Distance travelled: 213 Kilometres

Campsite: Street somewhere in Marmaris

Camping cost: wrestles sleep for Winter

Problems encountered: None, the street became quiet after midnight and the remaining three of us  had a nice sleep.

Day 7

After breakfast in the van, we locked it up and walked toward the wharf and marina. Marmaris is a very busy port with pleasure craft and tourist boats filling every boat parking space as far as the eye could see.

The party boats were interesting, especially one called the Barbosa.

Pirates of the Caribbean inspired Barbosa party boat, Marmaris, Turkey.

Pirates of the Caribbean inspired Barbosa party boat, Marmaris, Turkey.

We wandered along the wharf and then headed up to the hill to a restaurant to take in the view. Spectacular, the blue water and surrounding green hills really make this place shine. West past the marina is rows of beaches all with lounges, umbrellas and water sport businesses. Of course across the road from the beaches are shops, cafes, restaurants and hotels.

The main street along the waterway is called Ataturk Street, which we drove, it takes you West past Marmaris Palace around a small headland to a town called Icmeler where the more wealthy stay and play.

We needed to fuel up and find another camping spot and so asked some locals at the service station at the top of Icmeler. They gave us directions to a forest West of Marmaris but not as far as Datca.

While this was a nice enough spot, we realised the next day that we should have headed East of Marmaris and stayed in Dalyan. While in town earlier in the day, we had picked up a tourist booklet and it had a map of Marmaris and the boat tour schedule to Dalyan. The map was upside down. Dalyan is East of Marmaris and when we were given directions West we thought we would see signs for Dalyan. Once we had driven through the winding mountainous roads we decided to stay.

We were hoping to stay in a camp site right near Dalyan, where you can take a cruise on the river and see tombs cut into the side of the cliffs called Kings Tombs. There is also a large mud bath for all ages. Instead we found ourselves in a ‘Turkish only’ camp ground with lots of staring and no service at the campsite shop for Winter to buy beer. ‘We are closed’ was the reply when he asked to buy some beer. This is the first time we have not encountered smiling welcoming Turkish people.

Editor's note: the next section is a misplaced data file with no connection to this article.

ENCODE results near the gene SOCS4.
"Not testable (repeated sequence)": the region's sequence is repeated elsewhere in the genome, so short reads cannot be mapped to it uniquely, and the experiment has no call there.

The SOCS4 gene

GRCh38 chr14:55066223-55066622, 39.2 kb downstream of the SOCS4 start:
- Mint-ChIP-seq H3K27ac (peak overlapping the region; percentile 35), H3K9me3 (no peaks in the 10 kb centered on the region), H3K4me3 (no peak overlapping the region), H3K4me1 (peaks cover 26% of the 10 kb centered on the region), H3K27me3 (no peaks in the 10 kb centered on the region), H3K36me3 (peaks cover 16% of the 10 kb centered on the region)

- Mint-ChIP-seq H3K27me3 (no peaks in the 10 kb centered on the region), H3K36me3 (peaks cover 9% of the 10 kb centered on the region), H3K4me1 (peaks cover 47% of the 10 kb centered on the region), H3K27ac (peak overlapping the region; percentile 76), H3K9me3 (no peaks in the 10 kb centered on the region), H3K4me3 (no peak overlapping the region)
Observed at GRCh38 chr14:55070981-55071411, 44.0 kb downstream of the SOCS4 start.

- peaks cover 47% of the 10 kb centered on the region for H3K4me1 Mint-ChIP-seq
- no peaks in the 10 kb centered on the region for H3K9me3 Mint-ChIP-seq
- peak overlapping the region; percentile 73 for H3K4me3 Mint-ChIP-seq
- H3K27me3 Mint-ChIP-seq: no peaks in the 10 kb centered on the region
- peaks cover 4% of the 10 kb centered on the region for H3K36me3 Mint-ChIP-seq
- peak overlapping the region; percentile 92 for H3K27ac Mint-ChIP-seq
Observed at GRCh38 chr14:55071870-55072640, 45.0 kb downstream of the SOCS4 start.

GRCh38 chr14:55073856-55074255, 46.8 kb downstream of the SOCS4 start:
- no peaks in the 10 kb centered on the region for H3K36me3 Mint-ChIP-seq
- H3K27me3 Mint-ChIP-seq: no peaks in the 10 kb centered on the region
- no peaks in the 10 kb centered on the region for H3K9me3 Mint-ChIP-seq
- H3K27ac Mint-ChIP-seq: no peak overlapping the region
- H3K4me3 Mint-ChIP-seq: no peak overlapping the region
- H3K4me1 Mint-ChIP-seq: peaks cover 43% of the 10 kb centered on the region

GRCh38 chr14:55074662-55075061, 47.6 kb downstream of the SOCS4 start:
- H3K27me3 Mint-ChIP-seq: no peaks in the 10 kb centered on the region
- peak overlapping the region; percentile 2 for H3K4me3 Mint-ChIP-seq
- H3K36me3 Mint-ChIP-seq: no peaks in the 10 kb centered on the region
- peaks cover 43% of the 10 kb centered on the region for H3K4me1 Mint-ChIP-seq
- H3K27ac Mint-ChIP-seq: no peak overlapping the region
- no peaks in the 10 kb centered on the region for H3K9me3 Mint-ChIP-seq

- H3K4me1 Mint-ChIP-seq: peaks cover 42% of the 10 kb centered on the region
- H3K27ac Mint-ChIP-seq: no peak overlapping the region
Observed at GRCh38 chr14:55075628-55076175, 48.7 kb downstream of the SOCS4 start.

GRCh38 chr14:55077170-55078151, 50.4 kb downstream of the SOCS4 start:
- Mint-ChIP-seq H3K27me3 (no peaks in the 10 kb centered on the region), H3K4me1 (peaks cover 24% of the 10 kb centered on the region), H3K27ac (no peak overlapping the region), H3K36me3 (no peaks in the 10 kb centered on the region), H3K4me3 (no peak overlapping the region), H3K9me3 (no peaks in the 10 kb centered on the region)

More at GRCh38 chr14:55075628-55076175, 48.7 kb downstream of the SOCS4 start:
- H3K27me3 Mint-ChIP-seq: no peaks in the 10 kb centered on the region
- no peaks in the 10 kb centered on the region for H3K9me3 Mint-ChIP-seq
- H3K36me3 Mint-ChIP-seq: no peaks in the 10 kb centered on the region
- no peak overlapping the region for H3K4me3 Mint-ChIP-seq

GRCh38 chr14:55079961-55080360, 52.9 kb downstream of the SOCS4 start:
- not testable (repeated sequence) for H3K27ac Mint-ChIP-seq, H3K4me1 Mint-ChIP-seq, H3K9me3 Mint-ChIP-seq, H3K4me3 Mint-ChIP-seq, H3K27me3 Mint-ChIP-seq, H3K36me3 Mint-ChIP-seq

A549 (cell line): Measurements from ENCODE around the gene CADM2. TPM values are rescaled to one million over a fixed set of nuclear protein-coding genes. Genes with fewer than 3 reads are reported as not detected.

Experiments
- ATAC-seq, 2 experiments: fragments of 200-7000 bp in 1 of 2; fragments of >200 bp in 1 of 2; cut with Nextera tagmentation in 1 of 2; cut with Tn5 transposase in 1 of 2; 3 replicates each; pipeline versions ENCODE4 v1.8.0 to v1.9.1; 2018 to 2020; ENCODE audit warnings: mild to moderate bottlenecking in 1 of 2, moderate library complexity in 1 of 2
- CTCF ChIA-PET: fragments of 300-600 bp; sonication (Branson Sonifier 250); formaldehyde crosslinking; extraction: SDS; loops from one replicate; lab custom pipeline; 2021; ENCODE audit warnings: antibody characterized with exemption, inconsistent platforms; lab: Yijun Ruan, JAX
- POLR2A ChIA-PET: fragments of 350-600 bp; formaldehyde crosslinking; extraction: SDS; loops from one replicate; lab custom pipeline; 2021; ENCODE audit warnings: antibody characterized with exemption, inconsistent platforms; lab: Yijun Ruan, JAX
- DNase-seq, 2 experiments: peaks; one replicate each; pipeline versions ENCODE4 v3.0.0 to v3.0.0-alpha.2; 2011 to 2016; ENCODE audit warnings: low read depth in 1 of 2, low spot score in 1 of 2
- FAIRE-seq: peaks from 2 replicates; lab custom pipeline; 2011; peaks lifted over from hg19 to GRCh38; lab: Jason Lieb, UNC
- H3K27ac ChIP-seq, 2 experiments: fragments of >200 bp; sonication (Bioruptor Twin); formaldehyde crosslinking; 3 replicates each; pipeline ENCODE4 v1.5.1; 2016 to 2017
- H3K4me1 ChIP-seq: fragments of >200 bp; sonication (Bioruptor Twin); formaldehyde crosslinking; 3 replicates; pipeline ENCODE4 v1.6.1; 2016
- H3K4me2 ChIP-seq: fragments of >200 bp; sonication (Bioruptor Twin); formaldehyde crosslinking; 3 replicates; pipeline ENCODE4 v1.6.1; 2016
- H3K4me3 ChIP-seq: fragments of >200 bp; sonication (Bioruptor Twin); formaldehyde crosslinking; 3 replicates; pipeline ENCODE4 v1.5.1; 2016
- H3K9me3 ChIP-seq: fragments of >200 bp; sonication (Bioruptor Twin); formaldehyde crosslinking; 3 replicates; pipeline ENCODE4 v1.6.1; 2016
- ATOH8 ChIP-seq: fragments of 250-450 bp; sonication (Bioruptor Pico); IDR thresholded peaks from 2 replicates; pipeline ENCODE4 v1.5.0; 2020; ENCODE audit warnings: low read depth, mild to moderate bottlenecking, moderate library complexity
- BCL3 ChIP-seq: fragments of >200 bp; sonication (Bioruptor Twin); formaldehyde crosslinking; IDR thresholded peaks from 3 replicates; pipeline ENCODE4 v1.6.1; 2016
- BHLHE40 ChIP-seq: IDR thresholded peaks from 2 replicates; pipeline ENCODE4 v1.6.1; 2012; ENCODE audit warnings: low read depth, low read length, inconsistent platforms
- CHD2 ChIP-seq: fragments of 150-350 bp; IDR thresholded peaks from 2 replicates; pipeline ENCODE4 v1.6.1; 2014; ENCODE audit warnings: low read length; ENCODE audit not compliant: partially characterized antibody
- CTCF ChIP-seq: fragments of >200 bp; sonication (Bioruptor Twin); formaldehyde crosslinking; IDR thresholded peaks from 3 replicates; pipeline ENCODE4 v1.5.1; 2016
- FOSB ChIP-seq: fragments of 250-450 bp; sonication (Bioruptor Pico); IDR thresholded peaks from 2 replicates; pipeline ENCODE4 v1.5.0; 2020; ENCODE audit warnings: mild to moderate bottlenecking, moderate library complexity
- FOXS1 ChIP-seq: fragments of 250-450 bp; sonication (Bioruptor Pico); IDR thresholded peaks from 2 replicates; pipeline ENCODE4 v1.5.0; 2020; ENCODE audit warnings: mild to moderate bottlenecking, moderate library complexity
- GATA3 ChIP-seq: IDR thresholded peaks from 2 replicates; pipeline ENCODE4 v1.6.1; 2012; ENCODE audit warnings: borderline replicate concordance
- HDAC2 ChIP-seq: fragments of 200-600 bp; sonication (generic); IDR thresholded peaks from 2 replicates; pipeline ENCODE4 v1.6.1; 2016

Cubucak Mesire Yeri, camping in a beautiful forest, Turkey.

Cubucak Mesire Yeri, camping in a beautiful forest, Turkey.

Fortunately for us we had enough supplies to cater our lunch and dinner and breakfast the following morning.

The camp site is set in a thick green forest and we had to literally weave between the many trees to find a spot as close to the water as possible. We had a great night sleep here and the girls had a swim, even though it was icy cool.

Distance travelled: 27 Kilometres

Campsite:  Cubucak Mesire Yeri, near Datca

Camping cost: $35 Lire ($17.50 AUD)

Problems encountered: We couldn’t purchase anything from the shop and the facilities were the worst we had encountered.

Return the van

We woke in the morning to another bright and sunny day. We needed to return the van to Ismir International Airport over 300 kilometres away. Our problems started when we headed out of the large forest we had settled in, up the winding roads over several mountains. Our youngest daughter Spring could not take another hairpin turn and we had to pull over. I walked on the side of the road for a short distance with her to try and help her recover. We were now an hour late to our meeting point.

We fuelled up just before the airport and handed the keys over in the arrivals bay of the airport. We then headed over to the domestic side with our campervan man and picked up tickets for a Havas bus bound for Cesme.

How we did it:

We hired a van from Casavan in Istanbul. www.casavan.com

It cost us $400 Turkish Lire ($200 AUD) a day with wifi. Fueling up was costly, a tank of diesel was $150 Lire ($75 AUD) and we filled up every two days.

The van had good quality bed linen, pillows and two doonahs. There was a large storage bay under the van and plenty of storage inside the van. The kitchen supplies covered our needs and so we had no problem making our meals. The awning was good for shelter from the long days of sunlight but one side was broken and needed help getting back into it’s position against the van.

Casavan has a list of camp sites which we used for Troia and Ada but we continued to look at other sites and found Campsite Dereli on a UK site.  And of course we took advice from some locals for one site but didn’t really enjoy the atmosphere, although the scenery was picture perfect. All sites had electricity, fresh water and sewage waste tanks and were easy to use.

The wifi was a good consistent modem that only dropped out when we were deep in the woods West of Marmaris. This meant the girls could do school work while we were on the road. For us this made our adventure all the more special because when we stopped we were able to spend the down time at our leisure.

Navigating the freeway system in Turkey posed no problems.

We were all sad to see the back of the van. It was an expensive decision but one we would never change. We will remember this trip as a highlight. We saw some fantastic land marks, secluded Turkish camp site gems, did fun family activities and the girls got through a great deal of their schoolwork. It just felt like win, win, win. We will be doing it again this year we know it.

Have you been camping overseas? Do you have any tips for our next camping trip?

Leave a comment